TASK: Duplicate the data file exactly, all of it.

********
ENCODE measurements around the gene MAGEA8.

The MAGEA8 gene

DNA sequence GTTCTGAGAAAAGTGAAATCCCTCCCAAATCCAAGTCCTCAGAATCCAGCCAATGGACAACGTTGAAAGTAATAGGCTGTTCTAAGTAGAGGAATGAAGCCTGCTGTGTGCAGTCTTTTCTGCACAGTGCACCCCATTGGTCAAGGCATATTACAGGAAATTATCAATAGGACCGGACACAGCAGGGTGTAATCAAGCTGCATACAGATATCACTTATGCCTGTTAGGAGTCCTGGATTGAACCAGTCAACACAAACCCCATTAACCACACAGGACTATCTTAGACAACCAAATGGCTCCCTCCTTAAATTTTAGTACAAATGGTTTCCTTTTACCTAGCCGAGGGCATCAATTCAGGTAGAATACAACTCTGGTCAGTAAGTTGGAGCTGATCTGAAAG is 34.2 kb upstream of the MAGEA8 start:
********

ENCODE measurements around the gene MAGEA8.

The MAGEA8 gene

DNA sequence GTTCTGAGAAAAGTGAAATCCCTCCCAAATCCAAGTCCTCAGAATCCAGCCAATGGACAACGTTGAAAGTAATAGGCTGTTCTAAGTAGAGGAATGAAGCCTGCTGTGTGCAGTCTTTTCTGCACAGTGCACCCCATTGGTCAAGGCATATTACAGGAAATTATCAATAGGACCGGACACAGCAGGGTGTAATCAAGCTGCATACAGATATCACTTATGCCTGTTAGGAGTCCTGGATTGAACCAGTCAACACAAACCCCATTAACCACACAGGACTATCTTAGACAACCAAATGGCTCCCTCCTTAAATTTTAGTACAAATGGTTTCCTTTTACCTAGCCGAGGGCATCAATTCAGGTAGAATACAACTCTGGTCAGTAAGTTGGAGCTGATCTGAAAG is 34.2 kb upstream of the MAGEA8 start: